This work presents a processing synthesis method to obtain hierarchically structured materials. A fast, simple, and reproducible synthesis method to produce micro- tubes topped with nanowires is described. Our study contrib- utes to both fundamental material science and material design with potential smart multifunctionalities. It put forward possibilities of integration of the two hierarchical morphologies into one device that could rationally combine the advantages of different applications of microtubes and nanowires. The processing technique, going beyond the melting point of Zn and the breakdown of the metallic perco- lation threshold, was accompanied in situ by electrical resistivity measurements. One can tune in the morphology of ZnO nanowires on ZnO layer by choosing the set point temperature, temperature rate, and probably electric current magnitude. We believe that the present fabrication approach may be applied to grow hierarchical structures of other met- als with low melting point. Hierarchical morphologies such as presented in this work may have multifunctional proper- ties in technological applications.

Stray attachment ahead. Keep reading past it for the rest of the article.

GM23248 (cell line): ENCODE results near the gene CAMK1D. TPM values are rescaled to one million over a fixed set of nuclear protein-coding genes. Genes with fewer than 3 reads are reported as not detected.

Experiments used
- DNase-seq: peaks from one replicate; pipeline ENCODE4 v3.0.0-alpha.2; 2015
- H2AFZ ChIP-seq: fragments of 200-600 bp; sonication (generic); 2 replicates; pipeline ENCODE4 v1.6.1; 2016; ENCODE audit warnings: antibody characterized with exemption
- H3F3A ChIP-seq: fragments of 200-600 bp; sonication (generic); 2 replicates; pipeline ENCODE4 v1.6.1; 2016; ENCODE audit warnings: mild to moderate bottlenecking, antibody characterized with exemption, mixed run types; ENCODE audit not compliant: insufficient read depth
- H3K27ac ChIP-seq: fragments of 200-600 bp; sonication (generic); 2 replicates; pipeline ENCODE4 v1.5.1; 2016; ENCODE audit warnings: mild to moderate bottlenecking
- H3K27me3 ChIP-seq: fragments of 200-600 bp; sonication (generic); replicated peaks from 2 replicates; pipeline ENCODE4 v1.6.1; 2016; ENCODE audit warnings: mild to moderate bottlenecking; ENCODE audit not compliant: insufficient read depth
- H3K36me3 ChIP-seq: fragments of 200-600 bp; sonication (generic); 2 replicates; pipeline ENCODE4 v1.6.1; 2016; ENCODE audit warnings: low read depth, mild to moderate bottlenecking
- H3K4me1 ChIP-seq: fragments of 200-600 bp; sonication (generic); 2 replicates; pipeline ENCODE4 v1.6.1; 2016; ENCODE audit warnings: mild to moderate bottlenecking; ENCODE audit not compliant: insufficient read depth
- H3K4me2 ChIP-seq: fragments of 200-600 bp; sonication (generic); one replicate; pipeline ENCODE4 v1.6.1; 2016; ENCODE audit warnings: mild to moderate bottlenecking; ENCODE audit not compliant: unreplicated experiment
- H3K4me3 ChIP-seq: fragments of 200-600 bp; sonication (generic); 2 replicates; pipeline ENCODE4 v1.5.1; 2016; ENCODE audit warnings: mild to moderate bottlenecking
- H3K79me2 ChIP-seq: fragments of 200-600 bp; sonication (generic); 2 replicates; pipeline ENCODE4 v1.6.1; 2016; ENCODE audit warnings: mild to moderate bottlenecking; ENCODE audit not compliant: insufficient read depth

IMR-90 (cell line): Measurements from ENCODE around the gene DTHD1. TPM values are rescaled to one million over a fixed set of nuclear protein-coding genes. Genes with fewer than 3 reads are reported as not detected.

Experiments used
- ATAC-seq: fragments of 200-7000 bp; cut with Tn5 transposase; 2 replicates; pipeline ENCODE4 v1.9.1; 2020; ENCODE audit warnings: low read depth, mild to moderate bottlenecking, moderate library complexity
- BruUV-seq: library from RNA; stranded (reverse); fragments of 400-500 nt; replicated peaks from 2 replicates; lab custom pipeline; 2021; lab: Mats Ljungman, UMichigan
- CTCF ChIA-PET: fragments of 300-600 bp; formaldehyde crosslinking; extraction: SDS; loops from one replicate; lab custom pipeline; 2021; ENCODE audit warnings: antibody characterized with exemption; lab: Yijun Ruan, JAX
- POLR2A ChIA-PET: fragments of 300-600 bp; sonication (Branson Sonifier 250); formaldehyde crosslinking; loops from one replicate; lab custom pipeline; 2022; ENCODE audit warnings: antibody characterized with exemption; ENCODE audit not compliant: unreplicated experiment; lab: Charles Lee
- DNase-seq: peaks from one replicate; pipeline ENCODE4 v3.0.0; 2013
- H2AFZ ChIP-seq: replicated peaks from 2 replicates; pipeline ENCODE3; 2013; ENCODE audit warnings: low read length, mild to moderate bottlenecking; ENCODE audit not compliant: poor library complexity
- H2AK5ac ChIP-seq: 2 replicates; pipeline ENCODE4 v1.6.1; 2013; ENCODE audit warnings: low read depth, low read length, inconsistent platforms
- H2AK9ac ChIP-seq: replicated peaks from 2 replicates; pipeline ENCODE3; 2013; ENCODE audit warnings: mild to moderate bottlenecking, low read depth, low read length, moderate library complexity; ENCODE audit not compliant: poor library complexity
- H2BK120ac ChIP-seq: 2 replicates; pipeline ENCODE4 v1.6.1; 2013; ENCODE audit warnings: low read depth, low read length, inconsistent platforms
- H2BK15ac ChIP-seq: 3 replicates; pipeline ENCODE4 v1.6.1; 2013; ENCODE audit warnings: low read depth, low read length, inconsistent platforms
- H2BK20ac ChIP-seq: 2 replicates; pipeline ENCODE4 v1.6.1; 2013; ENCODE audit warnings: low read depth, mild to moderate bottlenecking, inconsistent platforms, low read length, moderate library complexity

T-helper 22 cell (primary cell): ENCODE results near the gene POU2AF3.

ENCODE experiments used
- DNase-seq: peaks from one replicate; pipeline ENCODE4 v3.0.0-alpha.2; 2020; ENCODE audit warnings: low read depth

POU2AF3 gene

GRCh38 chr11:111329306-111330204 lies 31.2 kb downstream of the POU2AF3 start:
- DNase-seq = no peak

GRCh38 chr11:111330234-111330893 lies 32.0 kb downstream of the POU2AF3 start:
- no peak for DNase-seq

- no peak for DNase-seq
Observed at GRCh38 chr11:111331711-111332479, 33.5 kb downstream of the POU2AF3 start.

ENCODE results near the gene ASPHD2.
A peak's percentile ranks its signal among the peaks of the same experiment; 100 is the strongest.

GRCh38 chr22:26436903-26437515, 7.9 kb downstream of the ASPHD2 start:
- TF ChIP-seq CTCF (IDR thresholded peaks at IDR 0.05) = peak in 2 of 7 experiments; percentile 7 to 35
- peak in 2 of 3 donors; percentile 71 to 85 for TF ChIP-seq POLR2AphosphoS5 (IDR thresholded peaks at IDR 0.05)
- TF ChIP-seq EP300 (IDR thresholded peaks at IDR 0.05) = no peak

The temperature dependence of electrical resistivity for Zn metal wire measured up to 515 C with two different waiting times—30 (curve I) and 60 (curve II) minutes. Other two runs measured up to 810 C in O2 flow (curve III) and in air (curve IV). Tm is the Zn melting point. (b) The electrical resistivity measurement in the high temperature range (curve III) and (c) its linear behavior when plotted as lnq/ q0 versus 1/T revealing thermally activated behavior.